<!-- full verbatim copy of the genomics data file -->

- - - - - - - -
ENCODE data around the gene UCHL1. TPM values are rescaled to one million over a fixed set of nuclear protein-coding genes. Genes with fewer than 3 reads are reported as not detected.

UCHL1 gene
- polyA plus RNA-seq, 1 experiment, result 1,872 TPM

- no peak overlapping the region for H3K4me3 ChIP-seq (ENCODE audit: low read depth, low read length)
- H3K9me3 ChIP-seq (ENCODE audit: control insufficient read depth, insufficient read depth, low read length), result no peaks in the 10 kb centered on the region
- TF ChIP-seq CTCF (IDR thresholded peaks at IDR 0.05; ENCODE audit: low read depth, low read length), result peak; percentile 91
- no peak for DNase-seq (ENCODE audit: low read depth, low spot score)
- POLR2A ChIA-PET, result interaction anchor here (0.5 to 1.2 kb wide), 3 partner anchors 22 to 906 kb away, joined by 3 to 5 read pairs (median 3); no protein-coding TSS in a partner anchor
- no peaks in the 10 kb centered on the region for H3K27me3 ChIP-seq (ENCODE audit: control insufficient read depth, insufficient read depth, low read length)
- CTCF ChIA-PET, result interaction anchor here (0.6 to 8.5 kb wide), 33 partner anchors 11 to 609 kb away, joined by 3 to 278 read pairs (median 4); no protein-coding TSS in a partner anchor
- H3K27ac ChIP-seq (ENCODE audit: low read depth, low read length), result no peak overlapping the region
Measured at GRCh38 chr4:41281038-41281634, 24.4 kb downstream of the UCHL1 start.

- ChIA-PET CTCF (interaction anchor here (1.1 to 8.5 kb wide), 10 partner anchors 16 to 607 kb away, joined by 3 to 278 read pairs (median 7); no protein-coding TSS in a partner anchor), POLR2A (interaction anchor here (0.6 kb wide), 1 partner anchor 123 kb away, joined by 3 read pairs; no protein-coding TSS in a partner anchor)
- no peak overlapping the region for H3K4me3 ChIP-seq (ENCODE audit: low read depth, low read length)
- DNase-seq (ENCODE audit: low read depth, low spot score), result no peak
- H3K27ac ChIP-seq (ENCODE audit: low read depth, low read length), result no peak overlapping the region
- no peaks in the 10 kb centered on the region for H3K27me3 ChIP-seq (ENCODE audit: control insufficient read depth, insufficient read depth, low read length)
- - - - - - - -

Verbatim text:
ENCODE data around the gene UCHL1. TPM values are rescaled to one million over a fixed set of nuclear protein-coding genes. Genes with fewer than 3 reads are reported as not detected.

UCHL1 gene
- polyA plus RNA-seq, 1 experiment, result 1,872 TPM

- no peak overlapping the region for H3K4me3 ChIP-seq (ENCODE audit: low read depth, low read length)
- H3K9me3 ChIP-seq (ENCODE audit: control insufficient read depth, insufficient read depth, low read length), result no peaks in the 10 kb centered on the region
- TF ChIP-seq CTCF (IDR thresholded peaks at IDR 0.05; ENCODE audit: low read depth, low read length), result peak; percentile 91
- no peak for DNase-seq (ENCODE audit: low read depth, low spot score)
- POLR2A ChIA-PET, result interaction anchor here (0.5 to 1.2 kb wide), 3 partner anchors 22 to 906 kb away, joined by 3 to 5 read pairs (median 3); no protein-coding TSS in a partner anchor
- no peaks in the 10 kb centered on the region for H3K27me3 ChIP-seq (ENCODE audit: control insufficient read depth, insufficient read depth, low read length)
- CTCF ChIA-PET, result interaction anchor here (0.6 to 8.5 kb wide), 33 partner anchors 11 to 609 kb away, joined by 3 to 278 read pairs (median 4); no protein-coding TSS in a partner anchor
- H3K27ac ChIP-seq (ENCODE audit: low read depth, low read length), result no peak overlapping the region
Measured at GRCh38 chr4:41281038-41281634, 24.4 kb downstream of the UCHL1 start.

- ChIA-PET CTCF (interaction anchor here (1.1 to 8.5 kb wide), 10 partner anchors 16 to 607 kb away, joined by 3 to 278 read pairs (median 7); no protein-coding TSS in a partner anchor), POLR2A (interaction anchor here (0.6 kb wide), 1 partner anchor 123 kb away, joined by 3 read pairs; no protein-coding TSS in a partner anchor)
- no peak overlapping the region for H3K4me3 ChIP-seq (ENCODE audit: low read depth, low read length)
- DNase-seq (ENCODE audit: low read depth, low spot score), result no peak
- H3K27ac ChIP-seq (ENCODE audit: low read depth, low read length), result no peak overlapping the region
- no peaks in the 10 kb centered on the region for H3K27me3 ChIP-seq (ENCODE audit: control insufficient read depth, insufficient read depth, low read length)